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Federal appeals court tosses landmark youth climate lawsuit against U.S. government

A federal appeals court on Friday threw out a 2015 lawsuit by nearly two dozen young people to force the U.S. government to take more aggressive action on climate change, saying that the children did not have legal standing to bring the landmark case.

Judge Andrew D. Hurwitz wrote that the plaintiffs had “made a compelling case that action is needed” to slash the greenhouse gas emissions that contribute to global warming. But the three-judge panel of the U.S. Court of Appeals for the 9th Circuit ruled 2 to 1 that the courts were not the place to compel such action.

“We reluctantly conclude, however, that the plaintiffs’ case must be made to the political branches or to the electorate at large, the latter of which can change the composition of the political branches through the ballot box,” Hurwitz wrote.

In a blistering dissent, U.S. District Court Judge Josephine L. Staton, who served on the panel, criticized the notion that the courts have no role to play, saying the government itself has acknowledged “that the United States has reached a tipping point crying out for a concerted response — yet presses ahead toward calamity.”

“It is as if an asteroid were barreling toward Earth and the government decided to shut down our only defenses. Seeking to quash this suit, the government bluntly insists that it has the absolute and unreviewable power to destroy the Nation,” Staton wrote. “My colleagues throw up their hands, concluding that this case presents nothing fit for the Judiciary.”

The lawsuit initially was filed in 2015 by 21 young people who argue that the failure of government leaders to combat climate change violates their constitutional right to a clean environment. A central goal of the litigation was to compel the government to scale back its support for fossil fuel extraction and production, and to support policies aimed at reducing the nation’s emissions.

The case had been scheduled to go to trial in late 2018 before a district judge in Oregon. But it was delayed at the last minute while the Supreme Court considered an emergency request from the Trump administration. The court refused to grant the Trump administration’s plea to stop the case before trial, instead sending it back to the 9th Circuit 

That is where the case, known as Juliana v. United States, got its latest hearing last June — and where the appeals panel quashed it on Friday.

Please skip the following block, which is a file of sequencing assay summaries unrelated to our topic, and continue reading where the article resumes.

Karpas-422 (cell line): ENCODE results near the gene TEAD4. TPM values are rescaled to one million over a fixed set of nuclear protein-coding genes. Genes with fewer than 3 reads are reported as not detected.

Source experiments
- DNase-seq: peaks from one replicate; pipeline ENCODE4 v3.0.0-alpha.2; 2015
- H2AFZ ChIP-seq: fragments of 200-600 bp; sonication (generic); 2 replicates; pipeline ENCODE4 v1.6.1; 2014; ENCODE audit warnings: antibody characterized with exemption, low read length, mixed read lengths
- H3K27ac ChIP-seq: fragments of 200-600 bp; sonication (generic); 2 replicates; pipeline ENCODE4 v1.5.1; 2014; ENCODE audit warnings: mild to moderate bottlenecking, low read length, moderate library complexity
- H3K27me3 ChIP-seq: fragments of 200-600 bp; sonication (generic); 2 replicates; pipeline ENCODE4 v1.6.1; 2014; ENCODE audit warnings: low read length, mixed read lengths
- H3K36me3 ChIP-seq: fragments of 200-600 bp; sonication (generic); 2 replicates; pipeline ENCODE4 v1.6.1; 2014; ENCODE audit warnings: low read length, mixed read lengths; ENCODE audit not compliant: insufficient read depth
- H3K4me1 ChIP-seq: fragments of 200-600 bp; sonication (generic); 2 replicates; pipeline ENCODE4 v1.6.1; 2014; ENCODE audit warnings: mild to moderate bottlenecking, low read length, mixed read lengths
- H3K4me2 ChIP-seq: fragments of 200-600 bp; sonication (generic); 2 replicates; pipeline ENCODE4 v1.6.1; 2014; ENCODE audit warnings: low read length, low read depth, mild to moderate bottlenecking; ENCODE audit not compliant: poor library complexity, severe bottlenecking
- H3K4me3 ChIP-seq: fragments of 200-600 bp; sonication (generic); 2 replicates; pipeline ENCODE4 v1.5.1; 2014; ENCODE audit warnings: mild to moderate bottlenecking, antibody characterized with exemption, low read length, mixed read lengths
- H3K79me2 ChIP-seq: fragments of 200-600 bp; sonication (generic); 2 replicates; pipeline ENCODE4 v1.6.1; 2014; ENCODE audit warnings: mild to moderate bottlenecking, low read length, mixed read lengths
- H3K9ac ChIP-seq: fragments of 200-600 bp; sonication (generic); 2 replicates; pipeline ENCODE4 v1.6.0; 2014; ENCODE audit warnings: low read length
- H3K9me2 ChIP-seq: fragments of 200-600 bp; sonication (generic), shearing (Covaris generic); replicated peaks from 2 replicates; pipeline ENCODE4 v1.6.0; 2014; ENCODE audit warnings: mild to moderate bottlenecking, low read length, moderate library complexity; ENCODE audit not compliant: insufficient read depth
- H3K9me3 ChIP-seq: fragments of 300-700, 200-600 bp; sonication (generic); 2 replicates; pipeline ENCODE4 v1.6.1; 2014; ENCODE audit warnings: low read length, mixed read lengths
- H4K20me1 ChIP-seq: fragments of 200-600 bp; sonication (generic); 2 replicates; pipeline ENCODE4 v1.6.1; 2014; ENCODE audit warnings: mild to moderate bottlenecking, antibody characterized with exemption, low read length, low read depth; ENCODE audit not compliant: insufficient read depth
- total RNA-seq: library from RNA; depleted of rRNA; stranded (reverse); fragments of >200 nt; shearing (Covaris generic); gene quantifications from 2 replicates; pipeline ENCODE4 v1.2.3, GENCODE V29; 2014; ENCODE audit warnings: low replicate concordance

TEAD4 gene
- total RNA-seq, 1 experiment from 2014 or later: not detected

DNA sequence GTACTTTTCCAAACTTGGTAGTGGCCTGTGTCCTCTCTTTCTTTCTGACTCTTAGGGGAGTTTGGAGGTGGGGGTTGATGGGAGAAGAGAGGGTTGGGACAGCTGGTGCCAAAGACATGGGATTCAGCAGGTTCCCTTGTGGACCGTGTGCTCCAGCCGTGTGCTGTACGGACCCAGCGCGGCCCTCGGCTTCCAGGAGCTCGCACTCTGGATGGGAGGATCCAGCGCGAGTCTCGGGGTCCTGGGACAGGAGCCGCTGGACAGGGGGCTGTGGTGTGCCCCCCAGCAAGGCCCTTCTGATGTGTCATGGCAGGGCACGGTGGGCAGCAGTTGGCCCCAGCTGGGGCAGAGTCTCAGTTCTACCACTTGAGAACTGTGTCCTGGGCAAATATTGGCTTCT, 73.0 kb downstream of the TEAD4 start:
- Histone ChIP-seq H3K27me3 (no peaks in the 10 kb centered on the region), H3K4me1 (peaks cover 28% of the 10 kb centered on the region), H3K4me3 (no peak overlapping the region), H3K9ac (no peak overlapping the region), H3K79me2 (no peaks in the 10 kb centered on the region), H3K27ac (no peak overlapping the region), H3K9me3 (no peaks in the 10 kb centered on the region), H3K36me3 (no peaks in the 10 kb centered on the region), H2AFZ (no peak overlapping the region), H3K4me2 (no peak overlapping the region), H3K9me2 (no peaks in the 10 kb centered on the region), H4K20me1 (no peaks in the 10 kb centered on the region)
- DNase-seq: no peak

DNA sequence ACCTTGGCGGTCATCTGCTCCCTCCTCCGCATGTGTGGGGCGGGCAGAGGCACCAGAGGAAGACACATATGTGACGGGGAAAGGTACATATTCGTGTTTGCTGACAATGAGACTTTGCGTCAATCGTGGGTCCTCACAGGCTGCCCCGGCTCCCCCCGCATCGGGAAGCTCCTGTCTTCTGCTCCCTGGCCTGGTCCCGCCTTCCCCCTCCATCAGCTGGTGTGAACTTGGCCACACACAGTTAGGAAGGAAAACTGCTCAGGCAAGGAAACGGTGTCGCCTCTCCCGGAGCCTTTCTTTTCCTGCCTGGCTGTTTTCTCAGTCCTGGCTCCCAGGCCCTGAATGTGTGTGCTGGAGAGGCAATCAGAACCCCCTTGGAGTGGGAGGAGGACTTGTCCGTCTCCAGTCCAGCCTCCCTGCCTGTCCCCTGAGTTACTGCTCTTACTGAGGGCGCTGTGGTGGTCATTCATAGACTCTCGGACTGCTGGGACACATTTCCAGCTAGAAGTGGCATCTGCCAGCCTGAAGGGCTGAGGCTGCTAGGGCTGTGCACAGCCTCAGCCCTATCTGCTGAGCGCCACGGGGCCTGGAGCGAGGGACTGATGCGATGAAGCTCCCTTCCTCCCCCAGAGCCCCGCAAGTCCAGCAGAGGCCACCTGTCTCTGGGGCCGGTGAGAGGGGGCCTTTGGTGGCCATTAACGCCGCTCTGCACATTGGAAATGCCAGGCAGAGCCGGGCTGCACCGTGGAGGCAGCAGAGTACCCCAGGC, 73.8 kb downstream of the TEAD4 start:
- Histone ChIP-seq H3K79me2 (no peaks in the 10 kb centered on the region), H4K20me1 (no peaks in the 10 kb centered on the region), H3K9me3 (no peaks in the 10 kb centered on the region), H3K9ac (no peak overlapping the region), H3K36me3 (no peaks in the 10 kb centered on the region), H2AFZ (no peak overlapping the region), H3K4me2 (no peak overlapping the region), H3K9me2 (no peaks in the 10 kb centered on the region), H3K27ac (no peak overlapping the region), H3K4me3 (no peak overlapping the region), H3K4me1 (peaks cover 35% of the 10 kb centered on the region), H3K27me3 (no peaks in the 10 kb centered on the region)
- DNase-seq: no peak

“This is far from over,” Julia Olson, the attorney for the plaintiffs and executive director of Our Children’s Trust, said in an interview Friday, adding that the group plans to ask for an “en banc” hearing before the 9th Circuit bench. “That the judiciary cannot act as check on two branches that are causing an existential threat to the lives of these young plaintiffs, to America’s children and to the future of our nation is an idea that would make our founders roll over in their graves.”

Olson also said there is an urgency to move the case forward as quickly as possible, given the intensifying impacts of climate change.

“For someone who reads the science and talks with experts watching the changes on a daily basis,” Olson said, “it’s excruciating to watch the delay and all the missed windows of opportunity to actually address this crisis for all of our kids.”

The Trump administration, like the Obama administration before it, has repeatedly argued that the lawsuit should be tossed out before going to trial. Both administrations have insisted that the youths — some of whom are now adults — do not meet the legal requirements to bring such a lawsuit and because “there is no fundamental constitutional right to a ‘stable climate system.’ ”

Supporters of that position praised Friday’s decision. 

“I know that climate activists are disappointed, but the result is not a surprise to any lawyer in the country. No U.S. court has ever even come close to ordering the kind of relief that the activists were seeking in this case,” said Jeff Holmstead, an attorney with the legal and lobbying firm Bracewell, which represents energy industry clients. “With today’s decision, the question of how to deal with climate change is now squarely before Congress. Under our system of government, that’s where it belongs.”